When Judah Cavorted
Question by: Joel Cohen
After Joseph was sold into slavery, Judah was separated from his brothers, purportedly blamed for their wrongdoing. He later married, and his wife bore him three sons, Er, Onan and Shelah. Er later married Tamar, but because Er was evil in God’s eyes, God caused him to die. Consistent with the-then practice, Judah told Onan to enter a levarite marriage with Tamar in order to have children in his late brother’s name. But knowing that the seed would not be his, Onan refused and dropped his seed on the ground. Appalled by his sinfulness, God caused Onan, too, to die. Judah thereupon told Tamar to live in her father’s house “until my son Shulah grows up” — desperately concerned that Shelah would die like his brothers. Tamar did as Judah directed her.
Long after, when Judah’s wife died and he finally became consoled, he went to oversee his shepherds. Learning that Judah was coming to her town, and mourning her still-barren state, Tamar removed her widow’s garb, masquerade herself in a veil and sat by the road. She fully knew that, by now, Shelah had grown but she had not been given to him as a wife.
But Judah mistook her for a harlot, and he beckoned that she allow him to consort with her as such. She, inexchange for her favors, demanded a pledge, to which he agreed, that he would later send her a kid from his flock. Unbeknowst to Judah, Tamar conceived from the encounter.
Later, intending to make good on his pledge to the nameless prostitute he was told, instead, that “your daughter in law has committed harlotry, and morever, she conceived by harlotry.” Horrified, but not knowing thast it was he himself who had impregnated Tamar, Judah said, “Take her out and let her be burned!” Confronted with what had occurred, and that he was indeed the the putative father, Judah acknowledged Tamar’s righteousness in her actions, given that he had denied her Shelah.
• What lesson should we learn from this incident?
• Judah is considered, in tradition, the deserving forebear of the Messiah, but yet he seems so very much at ease cavorting with a harlot. He doesn’t do penitenance for having intended to patronize a “harlot,” but seems quite willing to condemn Tamar, not a harlot, as the sinner — that is, until he learns that he was the party of the other part. How can such a man, a man who willingly engaged in such conduct, be so revered by us?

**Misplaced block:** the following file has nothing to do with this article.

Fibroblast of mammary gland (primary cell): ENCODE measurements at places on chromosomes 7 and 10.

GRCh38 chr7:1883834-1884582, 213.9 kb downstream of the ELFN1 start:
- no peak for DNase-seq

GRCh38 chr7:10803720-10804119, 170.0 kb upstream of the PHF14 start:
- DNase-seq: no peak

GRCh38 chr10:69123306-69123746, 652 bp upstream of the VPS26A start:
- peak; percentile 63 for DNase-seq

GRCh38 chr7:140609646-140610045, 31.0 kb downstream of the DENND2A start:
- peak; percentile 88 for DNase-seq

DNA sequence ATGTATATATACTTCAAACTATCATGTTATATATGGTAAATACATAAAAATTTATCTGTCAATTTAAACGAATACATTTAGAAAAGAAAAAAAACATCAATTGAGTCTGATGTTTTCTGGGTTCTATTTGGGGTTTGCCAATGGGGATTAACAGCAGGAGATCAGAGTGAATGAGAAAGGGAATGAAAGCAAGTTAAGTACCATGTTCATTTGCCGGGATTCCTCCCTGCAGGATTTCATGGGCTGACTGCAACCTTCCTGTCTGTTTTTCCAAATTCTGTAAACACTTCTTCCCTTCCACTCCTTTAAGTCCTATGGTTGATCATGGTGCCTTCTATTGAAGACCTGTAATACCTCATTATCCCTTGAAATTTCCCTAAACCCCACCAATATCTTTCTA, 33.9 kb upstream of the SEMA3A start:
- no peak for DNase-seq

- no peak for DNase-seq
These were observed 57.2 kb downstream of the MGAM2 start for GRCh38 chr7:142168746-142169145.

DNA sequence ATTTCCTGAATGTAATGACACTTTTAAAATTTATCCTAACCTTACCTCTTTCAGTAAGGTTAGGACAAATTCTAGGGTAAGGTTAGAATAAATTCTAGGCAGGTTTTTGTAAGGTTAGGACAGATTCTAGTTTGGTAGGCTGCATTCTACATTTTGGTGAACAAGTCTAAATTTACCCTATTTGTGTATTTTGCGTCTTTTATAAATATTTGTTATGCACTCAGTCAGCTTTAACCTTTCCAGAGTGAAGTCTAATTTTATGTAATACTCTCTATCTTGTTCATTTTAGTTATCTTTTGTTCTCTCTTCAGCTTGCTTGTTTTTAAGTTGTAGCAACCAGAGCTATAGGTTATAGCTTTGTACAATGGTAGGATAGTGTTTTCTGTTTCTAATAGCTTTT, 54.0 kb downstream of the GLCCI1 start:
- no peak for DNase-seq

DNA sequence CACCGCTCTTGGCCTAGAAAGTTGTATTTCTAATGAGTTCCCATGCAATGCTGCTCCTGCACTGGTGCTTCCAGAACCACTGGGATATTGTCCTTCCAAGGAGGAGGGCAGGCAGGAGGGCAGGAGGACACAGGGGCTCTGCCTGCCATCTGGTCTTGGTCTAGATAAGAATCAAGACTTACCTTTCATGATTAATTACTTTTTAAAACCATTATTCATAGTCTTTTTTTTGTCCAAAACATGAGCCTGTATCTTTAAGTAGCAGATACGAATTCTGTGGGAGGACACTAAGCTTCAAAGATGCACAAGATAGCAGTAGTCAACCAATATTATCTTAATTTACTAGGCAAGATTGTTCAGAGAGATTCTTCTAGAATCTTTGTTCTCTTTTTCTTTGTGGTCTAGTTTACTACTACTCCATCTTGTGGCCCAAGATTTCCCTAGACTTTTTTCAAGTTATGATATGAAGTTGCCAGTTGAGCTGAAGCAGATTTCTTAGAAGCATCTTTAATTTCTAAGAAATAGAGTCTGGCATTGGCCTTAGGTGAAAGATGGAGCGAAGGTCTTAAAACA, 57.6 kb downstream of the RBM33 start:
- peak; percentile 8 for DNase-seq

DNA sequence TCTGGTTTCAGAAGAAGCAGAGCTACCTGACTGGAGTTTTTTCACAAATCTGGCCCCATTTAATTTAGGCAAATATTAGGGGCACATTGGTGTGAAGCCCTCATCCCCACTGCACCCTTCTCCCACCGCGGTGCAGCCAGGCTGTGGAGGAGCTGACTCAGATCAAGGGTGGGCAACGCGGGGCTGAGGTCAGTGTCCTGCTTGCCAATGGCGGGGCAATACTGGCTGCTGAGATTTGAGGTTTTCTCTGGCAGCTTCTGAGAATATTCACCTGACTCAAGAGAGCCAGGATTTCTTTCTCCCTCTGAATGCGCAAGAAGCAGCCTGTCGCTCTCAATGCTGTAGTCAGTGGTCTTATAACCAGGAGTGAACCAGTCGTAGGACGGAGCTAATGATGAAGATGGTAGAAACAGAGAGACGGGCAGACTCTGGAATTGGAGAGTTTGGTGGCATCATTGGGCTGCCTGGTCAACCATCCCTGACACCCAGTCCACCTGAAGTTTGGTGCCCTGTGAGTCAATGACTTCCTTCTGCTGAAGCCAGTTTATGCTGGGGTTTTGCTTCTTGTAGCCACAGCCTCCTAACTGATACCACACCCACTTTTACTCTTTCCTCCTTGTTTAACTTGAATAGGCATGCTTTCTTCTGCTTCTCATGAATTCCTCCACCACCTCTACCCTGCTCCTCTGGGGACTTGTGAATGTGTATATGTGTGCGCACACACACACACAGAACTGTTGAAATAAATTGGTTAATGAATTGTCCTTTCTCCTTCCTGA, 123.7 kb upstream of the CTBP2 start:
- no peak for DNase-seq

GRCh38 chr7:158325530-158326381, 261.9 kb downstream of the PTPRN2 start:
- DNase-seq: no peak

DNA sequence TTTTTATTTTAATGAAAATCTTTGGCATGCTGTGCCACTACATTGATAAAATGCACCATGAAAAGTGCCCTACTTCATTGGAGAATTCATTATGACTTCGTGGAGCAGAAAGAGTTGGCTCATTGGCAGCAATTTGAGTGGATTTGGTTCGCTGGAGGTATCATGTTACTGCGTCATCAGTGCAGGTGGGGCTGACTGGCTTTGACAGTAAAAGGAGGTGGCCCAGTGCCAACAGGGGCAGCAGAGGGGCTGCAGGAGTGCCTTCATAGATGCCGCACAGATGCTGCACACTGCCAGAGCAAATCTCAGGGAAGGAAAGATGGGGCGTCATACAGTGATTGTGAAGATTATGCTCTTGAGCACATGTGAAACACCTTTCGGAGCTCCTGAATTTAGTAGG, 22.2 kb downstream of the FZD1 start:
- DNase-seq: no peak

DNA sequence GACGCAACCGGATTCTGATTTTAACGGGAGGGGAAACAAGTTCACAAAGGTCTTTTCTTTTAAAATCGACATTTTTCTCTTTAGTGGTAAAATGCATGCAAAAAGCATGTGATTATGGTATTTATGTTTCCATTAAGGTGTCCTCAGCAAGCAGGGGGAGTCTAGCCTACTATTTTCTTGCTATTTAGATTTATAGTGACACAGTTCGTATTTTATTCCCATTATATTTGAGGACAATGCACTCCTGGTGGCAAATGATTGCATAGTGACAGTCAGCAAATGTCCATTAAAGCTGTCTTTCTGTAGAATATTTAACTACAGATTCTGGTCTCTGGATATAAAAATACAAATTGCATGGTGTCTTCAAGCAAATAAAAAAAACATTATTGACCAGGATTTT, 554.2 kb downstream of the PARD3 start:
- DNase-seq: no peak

• And are we to understand that it is perfectly acceptable or appropriate for a man — one suspects, assuming he is not married – to cavort with a prostitute, but unacceptable for a woman to be a prostitute (and simply deserving of death by burning)? Does the Bible enable a double standard?
Rabbi Adam Mintz
The story of Judah and Tamar is one of the most difficult and, at the same time, most important stories in the Chumash. The great medieval Spanish commentator Ramban provides insight that will help us understand the story in a contemporary light. Ramban explains that in the ancient world, if a woman was married to a man and the man died, the woman had the right to have a child with the closest male relative of the deceased husband. This practice was limited by the Torah to marrying the brother of the dead husband. However, in the time of the forefathers, this right extended to all male relatives. This being the case, Tamar dressed up as a prostitute to seduce Judah who was her husband’s closest relative since she knew that she would never get the chance to marry the third brother Shelah. According to this understanding, Tamar was not intent on performing an indecent act of prostitution. Rather, she was trying to get what she deserved by right—a child from her deceased husband’s closest relative.
Judah, on the other hand, thought that she was indeed a prostitute and slept with her in that context. We see that he makes sure to pay her for her services. So, at the end of the day, Tamar is doing the correct thing while Judah is acting inappropriately. And, then the story turns. Tamar informs Judah of her identity and Judah immediately exclaims, “You are more righteous than I.” Rabbi Joseph B. Soloveitchik explains that at the moment that Judah admitted his guilt for abandoning Tamar, he became worthy to be the ancestor of the kings of Israel and ultimately the messiah. He explains that in Jewish life, leadership is not an automatic right. It is a responsibility and an honor that must be earned, often through overcoming flaws. Judah earned the mantle of leadership because he was forced to struggle with his inner failings and was great enough not only to recognize those failings but also to admit them.
The story of Judah and Tamar is one that bridges the practices of the ancient world with the expressions of humility and guilt that have created the fabric of the Jewish people for all time. It is those qualities that Judah learned and that stand as an important lesson for all of us.
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